1873 Plan for “a first-class summer resort” in Kennebunkport Maine

James Cruickshanks, Landscape Gardener / E. Cousens and W.S. Dennett, C[ivil] Eng[ineers] & Sur[veyor]s / J. Mayer & Co. Lith., PLAN OF CAPE ARUNDEL A SECTION OF THE LANDS OF THE BOSTON & KENNEBUNKPORT SEA SHORE CO. AT KENNEBUNKPORT, MAINE. Boston, Feb. 15, 1873.
Lithograph on very thin paper, 20 ¾”h x 28”w at neat line plus margins, uncolored.

A lovely and interesting plan promoting a real estate development in Kennebunkport Maine.

The plan depicts a “first-class summer resort” in a “situation [that] has not its equal on the coast.” It shows some 566 housing lots, hotel sites, and parks, all on a peninsula at the outlet of the Kennebunk River and blessed with stellar views of the Atlantic. Text at the lower right extolls the area’s accessibility and its scenic, recreational and other benefits. The whole is adorned by three pictorial vignettes of rather fanciful Victorian vacation cottages and another of a steamer, perhaps inbound from Boston.

The plan is very rare. As of September 2017 I know of only four institutional holdings and one in a private Maine collection. Antique Map Price Record notes an impression sold by High Ridge Books in the early 1990s, and this firm sold a wall-map version in 2015.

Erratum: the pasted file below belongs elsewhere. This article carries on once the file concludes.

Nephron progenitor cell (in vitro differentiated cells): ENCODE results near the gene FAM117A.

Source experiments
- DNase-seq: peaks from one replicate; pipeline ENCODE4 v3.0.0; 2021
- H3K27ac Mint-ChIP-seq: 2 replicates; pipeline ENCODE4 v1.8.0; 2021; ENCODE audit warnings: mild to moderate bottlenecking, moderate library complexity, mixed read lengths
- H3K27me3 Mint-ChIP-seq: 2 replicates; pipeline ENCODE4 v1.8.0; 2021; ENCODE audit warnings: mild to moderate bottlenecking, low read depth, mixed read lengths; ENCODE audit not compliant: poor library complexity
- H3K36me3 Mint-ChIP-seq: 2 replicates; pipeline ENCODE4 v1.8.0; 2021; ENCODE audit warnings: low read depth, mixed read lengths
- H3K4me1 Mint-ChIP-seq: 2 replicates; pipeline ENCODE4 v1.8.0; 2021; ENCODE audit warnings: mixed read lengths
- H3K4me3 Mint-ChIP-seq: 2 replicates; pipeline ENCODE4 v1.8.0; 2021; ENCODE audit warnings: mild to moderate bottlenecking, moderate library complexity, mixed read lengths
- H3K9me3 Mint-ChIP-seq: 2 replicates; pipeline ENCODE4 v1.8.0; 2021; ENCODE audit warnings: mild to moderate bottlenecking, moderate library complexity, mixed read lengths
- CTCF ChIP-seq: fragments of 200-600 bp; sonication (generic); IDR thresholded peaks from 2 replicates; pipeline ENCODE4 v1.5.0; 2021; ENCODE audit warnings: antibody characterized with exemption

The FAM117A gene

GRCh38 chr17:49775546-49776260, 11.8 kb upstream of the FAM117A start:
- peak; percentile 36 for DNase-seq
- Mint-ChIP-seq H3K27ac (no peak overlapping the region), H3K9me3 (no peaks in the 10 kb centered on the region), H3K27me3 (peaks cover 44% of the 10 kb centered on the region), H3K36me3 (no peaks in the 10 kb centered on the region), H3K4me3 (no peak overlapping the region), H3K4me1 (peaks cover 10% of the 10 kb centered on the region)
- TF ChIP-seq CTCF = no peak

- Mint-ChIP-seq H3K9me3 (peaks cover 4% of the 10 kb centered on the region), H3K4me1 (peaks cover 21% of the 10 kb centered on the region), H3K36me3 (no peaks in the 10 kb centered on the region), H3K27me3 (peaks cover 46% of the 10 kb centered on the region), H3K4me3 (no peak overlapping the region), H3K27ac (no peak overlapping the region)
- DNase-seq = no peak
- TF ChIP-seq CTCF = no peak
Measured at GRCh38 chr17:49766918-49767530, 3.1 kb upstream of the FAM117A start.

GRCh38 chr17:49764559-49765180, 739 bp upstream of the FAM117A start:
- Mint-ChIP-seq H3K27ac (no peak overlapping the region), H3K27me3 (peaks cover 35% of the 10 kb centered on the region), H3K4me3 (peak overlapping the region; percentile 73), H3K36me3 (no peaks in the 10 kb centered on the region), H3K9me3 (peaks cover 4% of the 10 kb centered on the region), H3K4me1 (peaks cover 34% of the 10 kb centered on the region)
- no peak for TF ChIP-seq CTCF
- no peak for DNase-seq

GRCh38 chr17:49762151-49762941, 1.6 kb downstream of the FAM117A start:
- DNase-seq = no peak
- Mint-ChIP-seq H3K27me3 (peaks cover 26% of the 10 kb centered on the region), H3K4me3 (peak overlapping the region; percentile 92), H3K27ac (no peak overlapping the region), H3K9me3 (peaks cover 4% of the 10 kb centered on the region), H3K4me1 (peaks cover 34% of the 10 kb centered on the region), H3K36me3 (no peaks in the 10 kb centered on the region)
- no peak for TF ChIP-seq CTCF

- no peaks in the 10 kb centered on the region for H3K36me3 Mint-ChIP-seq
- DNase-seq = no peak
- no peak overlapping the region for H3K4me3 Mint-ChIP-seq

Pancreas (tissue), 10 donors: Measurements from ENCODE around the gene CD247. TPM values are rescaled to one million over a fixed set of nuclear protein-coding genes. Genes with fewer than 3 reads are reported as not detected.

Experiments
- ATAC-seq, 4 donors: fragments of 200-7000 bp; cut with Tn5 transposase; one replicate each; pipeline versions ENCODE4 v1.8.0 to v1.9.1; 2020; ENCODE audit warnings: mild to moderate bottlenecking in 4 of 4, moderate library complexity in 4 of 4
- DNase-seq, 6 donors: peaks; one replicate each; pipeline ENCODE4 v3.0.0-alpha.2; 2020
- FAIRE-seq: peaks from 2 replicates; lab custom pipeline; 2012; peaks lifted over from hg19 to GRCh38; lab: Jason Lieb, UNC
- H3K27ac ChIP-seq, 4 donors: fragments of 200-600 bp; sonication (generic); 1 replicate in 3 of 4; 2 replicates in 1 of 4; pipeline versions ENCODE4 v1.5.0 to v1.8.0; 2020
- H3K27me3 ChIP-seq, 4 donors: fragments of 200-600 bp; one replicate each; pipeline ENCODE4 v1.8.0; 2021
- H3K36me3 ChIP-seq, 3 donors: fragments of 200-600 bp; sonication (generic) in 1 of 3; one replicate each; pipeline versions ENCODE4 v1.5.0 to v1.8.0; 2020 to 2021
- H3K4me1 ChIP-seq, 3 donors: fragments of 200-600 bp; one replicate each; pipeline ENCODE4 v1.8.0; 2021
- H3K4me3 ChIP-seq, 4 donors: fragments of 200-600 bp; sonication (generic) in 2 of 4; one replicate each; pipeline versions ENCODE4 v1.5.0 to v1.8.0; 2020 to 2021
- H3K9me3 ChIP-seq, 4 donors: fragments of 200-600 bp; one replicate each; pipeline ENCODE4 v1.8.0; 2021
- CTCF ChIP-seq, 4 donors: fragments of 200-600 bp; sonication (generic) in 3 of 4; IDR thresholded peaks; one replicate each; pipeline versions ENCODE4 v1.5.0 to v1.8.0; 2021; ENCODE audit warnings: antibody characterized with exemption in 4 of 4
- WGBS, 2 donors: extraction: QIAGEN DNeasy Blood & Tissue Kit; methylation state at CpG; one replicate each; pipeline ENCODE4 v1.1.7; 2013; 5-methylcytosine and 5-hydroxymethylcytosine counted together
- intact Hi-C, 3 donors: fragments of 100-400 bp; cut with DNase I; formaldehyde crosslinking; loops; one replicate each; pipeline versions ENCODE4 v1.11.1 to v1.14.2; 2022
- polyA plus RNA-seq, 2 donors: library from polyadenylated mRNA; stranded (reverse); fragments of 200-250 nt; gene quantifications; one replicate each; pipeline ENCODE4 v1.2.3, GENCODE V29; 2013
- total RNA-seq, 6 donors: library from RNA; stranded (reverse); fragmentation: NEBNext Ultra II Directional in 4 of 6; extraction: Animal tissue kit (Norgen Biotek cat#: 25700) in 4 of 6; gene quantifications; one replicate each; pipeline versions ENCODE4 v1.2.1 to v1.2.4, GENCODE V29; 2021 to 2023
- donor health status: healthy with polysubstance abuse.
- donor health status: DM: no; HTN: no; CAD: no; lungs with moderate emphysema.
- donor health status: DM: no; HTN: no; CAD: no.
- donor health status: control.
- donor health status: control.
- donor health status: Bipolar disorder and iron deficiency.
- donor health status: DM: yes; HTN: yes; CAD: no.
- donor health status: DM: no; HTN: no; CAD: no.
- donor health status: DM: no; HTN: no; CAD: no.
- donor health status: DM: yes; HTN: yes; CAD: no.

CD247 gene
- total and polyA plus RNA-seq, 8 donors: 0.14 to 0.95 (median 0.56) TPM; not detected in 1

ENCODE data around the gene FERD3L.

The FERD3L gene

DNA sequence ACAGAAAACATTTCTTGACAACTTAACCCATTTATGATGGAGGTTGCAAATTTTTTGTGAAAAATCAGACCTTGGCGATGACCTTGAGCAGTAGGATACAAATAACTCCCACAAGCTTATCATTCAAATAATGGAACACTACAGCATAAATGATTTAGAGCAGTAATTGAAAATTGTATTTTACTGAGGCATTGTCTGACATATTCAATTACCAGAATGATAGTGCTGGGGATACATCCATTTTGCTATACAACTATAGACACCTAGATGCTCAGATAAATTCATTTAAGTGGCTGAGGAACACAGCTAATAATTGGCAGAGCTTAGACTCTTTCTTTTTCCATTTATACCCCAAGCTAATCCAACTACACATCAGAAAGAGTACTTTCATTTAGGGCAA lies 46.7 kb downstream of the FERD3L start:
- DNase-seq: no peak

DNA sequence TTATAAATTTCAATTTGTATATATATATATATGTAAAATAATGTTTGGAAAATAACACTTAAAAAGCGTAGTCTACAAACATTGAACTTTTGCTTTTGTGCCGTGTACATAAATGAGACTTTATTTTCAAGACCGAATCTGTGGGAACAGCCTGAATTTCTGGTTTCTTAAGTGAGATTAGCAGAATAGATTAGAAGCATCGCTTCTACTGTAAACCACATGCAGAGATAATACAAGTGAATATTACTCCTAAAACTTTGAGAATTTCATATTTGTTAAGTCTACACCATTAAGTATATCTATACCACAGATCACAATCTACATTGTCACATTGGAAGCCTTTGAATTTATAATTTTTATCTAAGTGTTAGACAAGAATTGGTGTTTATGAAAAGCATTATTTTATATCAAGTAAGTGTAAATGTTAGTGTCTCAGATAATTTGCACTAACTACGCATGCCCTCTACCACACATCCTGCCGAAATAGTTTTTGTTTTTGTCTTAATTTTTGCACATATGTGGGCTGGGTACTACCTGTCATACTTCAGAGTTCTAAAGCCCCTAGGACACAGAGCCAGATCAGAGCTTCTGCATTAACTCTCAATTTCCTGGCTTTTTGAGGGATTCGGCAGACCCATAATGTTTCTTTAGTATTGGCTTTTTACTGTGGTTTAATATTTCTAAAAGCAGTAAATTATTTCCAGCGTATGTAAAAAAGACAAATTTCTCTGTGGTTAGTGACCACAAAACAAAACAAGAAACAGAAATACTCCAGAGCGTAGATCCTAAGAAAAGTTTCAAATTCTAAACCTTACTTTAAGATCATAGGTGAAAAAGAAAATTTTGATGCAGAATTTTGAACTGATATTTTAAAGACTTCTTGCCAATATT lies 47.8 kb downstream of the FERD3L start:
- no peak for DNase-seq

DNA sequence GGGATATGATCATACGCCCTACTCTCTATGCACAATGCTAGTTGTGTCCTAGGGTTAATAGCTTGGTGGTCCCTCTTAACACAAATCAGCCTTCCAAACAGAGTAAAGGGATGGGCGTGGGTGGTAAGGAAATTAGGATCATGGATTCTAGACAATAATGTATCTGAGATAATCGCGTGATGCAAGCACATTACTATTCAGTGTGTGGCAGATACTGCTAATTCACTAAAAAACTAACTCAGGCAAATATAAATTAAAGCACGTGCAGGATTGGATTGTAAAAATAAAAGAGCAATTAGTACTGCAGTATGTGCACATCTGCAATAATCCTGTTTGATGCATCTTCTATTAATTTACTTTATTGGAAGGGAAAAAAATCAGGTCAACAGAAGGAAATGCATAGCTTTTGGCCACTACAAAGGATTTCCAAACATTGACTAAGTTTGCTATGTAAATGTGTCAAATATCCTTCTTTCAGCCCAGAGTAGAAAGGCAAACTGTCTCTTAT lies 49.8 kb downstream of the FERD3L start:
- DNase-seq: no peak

As a byproduct of the extension of the Boston & Maine Railroad to Portland, a new station opened in Kennebunkport in 1873 and catalyzed the area’s development as a Summer resort. The largest player was the Boston & Kennebunkport Sea Shore Company:

“Real estate speculators from Massachusetts and Kennebunkport had purchased more than 700 acres of coastal land from Cape Porpoise to Lord’s Point. They opened the Ocean Bluff Hotel [on Cape Arundel] in 1873 with the intention of subdividing the land around it into closely packed cottage lots to be sold to wealthy businessmen. The hotel soon enjoyed healthy patronage but Kennebunkport’s infrastructure was not conducive to the ambitious cottage development the Boston & Kennebunkport Seashore Company had anticipated.


“Trains went only as far as Kennebunk Depot and the roads were not of a quality suitable to city folk. Boating was advertised as a recreational enticement but the river was not actually safe for inexperienced boaters.” (Sharon Cummins, “Cottagers claim Cape Arundel,” at seacoastonline.com)

Development on Cape Arundel apparently accelerated in the late 1880s, with the construction of an Episcopal Church and a major entertainment hall that that came to be known as the Arundel Casino. However, the grand vision of the Boston & Kennebunkport Sea Shore Company seems to have been only partly unrealized, as the only element of the original plan visible on a modern map is Ocean Avenue paralleling the coastline.

OCLC 879769505 gives impressions at the American Antiquarian Society, Clements Library, Columbia University (as of September 2017). Another example is held by the Osher Map Library and was exhibited there in 2000 in Worldly Treasures – A Fifth Anniversary Celebration. Not in Phillips, Rumsey or Thompson, Important Maine Maps, Books, Prints and Ephemera.


Minor discoloration and a few tiny losses along old folds and another tiny loss (burn hole?) in upper left quadrant, all apparent only on close inspection. Very good overall.